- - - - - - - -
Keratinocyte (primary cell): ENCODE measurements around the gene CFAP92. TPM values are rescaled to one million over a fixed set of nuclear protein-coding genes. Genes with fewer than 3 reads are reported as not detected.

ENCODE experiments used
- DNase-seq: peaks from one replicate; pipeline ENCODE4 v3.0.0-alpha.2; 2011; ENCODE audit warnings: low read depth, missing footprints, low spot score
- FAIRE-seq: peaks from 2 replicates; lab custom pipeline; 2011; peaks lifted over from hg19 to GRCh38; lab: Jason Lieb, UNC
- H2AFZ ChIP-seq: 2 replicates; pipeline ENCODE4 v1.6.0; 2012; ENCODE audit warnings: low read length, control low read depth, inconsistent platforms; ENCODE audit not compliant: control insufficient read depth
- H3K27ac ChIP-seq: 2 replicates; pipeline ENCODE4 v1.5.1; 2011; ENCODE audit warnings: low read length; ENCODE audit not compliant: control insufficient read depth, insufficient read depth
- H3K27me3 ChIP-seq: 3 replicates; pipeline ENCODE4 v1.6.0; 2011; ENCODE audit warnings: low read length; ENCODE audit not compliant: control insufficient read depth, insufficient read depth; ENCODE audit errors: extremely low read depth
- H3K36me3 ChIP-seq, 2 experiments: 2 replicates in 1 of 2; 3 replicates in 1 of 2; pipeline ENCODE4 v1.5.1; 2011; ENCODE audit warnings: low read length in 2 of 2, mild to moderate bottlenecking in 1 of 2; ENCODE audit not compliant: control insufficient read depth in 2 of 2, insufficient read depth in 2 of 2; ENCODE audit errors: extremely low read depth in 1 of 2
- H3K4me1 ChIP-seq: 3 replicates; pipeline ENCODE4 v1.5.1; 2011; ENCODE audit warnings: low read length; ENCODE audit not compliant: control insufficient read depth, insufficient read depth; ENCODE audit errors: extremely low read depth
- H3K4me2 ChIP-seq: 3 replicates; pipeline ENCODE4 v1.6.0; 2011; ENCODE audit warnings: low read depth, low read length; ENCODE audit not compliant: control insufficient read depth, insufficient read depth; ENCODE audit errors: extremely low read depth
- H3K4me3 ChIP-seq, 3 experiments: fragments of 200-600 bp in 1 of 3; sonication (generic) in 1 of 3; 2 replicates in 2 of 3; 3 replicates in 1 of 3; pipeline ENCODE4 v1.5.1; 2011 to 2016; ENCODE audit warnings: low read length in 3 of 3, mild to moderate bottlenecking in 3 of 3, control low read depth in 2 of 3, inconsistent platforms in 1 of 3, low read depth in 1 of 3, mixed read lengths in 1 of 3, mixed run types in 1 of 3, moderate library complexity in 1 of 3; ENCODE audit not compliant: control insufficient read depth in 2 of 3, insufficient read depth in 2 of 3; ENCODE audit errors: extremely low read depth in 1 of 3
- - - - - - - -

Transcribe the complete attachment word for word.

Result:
Keratinocyte (primary cell): ENCODE measurements around the gene CFAP92. TPM values are rescaled to one million over a fixed set of nuclear protein-coding genes. Genes with fewer than 3 reads are reported as not detected.

ENCODE experiments used
- DNase-seq: peaks from one replicate; pipeline ENCODE4 v3.0.0-alpha.2; 2011; ENCODE audit warnings: low read depth, missing footprints, low spot score
- FAIRE-seq: peaks from 2 replicates; lab custom pipeline; 2011; peaks lifted over from hg19 to GRCh38; lab: Jason Lieb, UNC
- H2AFZ ChIP-seq: 2 replicates; pipeline ENCODE4 v1.6.0; 2012; ENCODE audit warnings: low read length, control low read depth, inconsistent platforms; ENCODE audit not compliant: control insufficient read depth
- H3K27ac ChIP-seq: 2 replicates; pipeline ENCODE4 v1.5.1; 2011; ENCODE audit warnings: low read length; ENCODE audit not compliant: control insufficient read depth, insufficient read depth
- H3K27me3 ChIP-seq: 3 replicates; pipeline ENCODE4 v1.6.0; 2011; ENCODE audit warnings: low read length; ENCODE audit not compliant: control insufficient read depth, insufficient read depth; ENCODE audit errors: extremely low read depth
- H3K36me3 ChIP-seq, 2 experiments: 2 replicates in 1 of 2; 3 replicates in 1 of 2; pipeline ENCODE4 v1.5.1; 2011; ENCODE audit warnings: low read length in 2 of 2, mild to moderate bottlenecking in 1 of 2; ENCODE audit not compliant: control insufficient read depth in 2 of 2, insufficient read depth in 2 of 2; ENCODE audit errors: extremely low read depth in 1 of 2
- H3K4me1 ChIP-seq: 3 replicates; pipeline ENCODE4 v1.5.1; 2011; ENCODE audit warnings: low read length; ENCODE audit not compliant: control insufficient read depth, insufficient read depth; ENCODE audit errors: extremely low read depth
- H3K4me2 ChIP-seq: 3 replicates; pipeline ENCODE4 v1.6.0; 2011; ENCODE audit warnings: low read depth, low read length; ENCODE audit not compliant: control insufficient read depth, insufficient read depth; ENCODE audit errors: extremely low read depth
- H3K4me3 ChIP-seq, 3 experiments: fragments of 200-600 bp in 1 of 3; sonication (generic) in 1 of 3; 2 replicates in 2 of 3; 3 replicates in 1 of 3; pipeline ENCODE4 v1.5.1; 2011 to 2016; ENCODE audit warnings: low read length in 3 of 3, mild to moderate bottlenecking in 3 of 3, control low read depth in 2 of 3, inconsistent platforms in 1 of 3, low read depth in 1 of 3, mixed read lengths in 1 of 3, mixed run types in 1 of 3, moderate library complexity in 1 of 3; ENCODE audit not compliant: control insufficient read depth in 2 of 3, insufficient read depth in 2 of 3; ENCODE audit errors: extremely low read depth in 1 of 3